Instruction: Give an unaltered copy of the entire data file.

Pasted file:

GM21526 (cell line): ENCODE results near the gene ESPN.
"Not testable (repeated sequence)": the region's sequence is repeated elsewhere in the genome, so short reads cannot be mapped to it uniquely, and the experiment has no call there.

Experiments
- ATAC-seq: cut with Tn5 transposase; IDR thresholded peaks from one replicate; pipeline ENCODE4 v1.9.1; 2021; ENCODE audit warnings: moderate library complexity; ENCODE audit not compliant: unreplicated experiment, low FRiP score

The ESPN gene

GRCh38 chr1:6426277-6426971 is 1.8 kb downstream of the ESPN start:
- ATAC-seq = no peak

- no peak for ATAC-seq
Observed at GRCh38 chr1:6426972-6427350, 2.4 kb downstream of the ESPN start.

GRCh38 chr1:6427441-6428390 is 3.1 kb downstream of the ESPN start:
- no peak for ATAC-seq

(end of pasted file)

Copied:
GM21526 (cell line): ENCODE results near the gene ESPN.
"Not testable (repeated sequence)": the region's sequence is repeated elsewhere in the genome, so short reads cannot be mapped to it uniquely, and the experiment has no call there.

Experiments
- ATAC-seq: cut with Tn5 transposase; IDR thresholded peaks from one replicate; pipeline ENCODE4 v1.9.1; 2021; ENCODE audit warnings: moderate library complexity; ENCODE audit not compliant: unreplicated experiment, low FRiP score

The ESPN gene

GRCh38 chr1:6426277-6426971 is 1.8 kb downstream of the ESPN start:
- ATAC-seq = no peak

- no peak for ATAC-seq
Observed at GRCh38 chr1:6426972-6427350, 2.4 kb downstream of the ESPN start.

GRCh38 chr1:6427441-6428390 is 3.1 kb downstream of the ESPN start:
- no peak for ATAC-seq